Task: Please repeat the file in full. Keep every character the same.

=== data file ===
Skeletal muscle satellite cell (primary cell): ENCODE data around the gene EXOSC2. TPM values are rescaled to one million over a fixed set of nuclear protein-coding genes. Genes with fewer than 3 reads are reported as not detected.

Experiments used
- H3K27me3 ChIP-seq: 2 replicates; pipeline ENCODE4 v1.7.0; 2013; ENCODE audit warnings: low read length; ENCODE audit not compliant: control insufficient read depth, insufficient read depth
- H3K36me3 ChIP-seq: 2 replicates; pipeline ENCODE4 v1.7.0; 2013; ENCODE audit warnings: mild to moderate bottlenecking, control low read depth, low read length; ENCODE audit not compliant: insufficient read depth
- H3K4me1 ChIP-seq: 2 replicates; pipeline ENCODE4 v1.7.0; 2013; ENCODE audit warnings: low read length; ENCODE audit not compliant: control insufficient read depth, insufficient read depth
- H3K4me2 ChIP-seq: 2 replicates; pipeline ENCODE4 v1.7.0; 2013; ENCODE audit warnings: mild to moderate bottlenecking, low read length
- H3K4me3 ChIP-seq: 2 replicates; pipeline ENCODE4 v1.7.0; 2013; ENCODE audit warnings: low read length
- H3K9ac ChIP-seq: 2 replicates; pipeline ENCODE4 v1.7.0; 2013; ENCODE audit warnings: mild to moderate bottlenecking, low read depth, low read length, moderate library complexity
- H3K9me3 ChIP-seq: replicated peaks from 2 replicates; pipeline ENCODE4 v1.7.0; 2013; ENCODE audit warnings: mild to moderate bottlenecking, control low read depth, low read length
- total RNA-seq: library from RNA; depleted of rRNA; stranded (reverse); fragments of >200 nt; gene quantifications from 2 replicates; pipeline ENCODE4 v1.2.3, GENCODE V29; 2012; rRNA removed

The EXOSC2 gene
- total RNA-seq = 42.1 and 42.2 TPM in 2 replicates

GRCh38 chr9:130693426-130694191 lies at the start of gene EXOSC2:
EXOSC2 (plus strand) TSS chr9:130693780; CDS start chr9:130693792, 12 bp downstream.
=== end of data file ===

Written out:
Skeletal muscle satellite cell (primary cell): ENCODE data around the gene EXOSC2. TPM values are rescaled to one million over a fixed set of nuclear protein-coding genes. Genes with fewer than 3 reads are reported as not detected.

Experiments used
- H3K27me3 ChIP-seq: 2 replicates; pipeline ENCODE4 v1.7.0; 2013; ENCODE audit warnings: low read length; ENCODE audit not compliant: control insufficient read depth, insufficient read depth
- H3K36me3 ChIP-seq: 2 replicates; pipeline ENCODE4 v1.7.0; 2013; ENCODE audit warnings: mild to moderate bottlenecking, control low read depth, low read length; ENCODE audit not compliant: insufficient read depth
- H3K4me1 ChIP-seq: 2 replicates; pipeline ENCODE4 v1.7.0; 2013; ENCODE audit warnings: low read length; ENCODE audit not compliant: control insufficient read depth, insufficient read depth
- H3K4me2 ChIP-seq: 2 replicates; pipeline ENCODE4 v1.7.0; 2013; ENCODE audit warnings: mild to moderate bottlenecking, low read length
- H3K4me3 ChIP-seq: 2 replicates; pipeline ENCODE4 v1.7.0; 2013; ENCODE audit warnings: low read length
- H3K9ac ChIP-seq: 2 replicates; pipeline ENCODE4 v1.7.0; 2013; ENCODE audit warnings: mild to moderate bottlenecking, low read depth, low read length, moderate library complexity
- H3K9me3 ChIP-seq: replicated peaks from 2 replicates; pipeline ENCODE4 v1.7.0; 2013; ENCODE audit warnings: mild to moderate bottlenecking, control low read depth, low read length
- total RNA-seq: library from RNA; depleted of rRNA; stranded (reverse); fragments of >200 nt; gene quantifications from 2 replicates; pipeline ENCODE4 v1.2.3, GENCODE V29; 2012; rRNA removed

The EXOSC2 gene
- total RNA-seq = 42.1 and 42.2 TPM in 2 replicates

GRCh38 chr9:130693426-130694191 lies at the start of gene EXOSC2:
EXOSC2 (plus strand) TSS chr9:130693780; CDS start chr9:130693792, 12 bp downstream.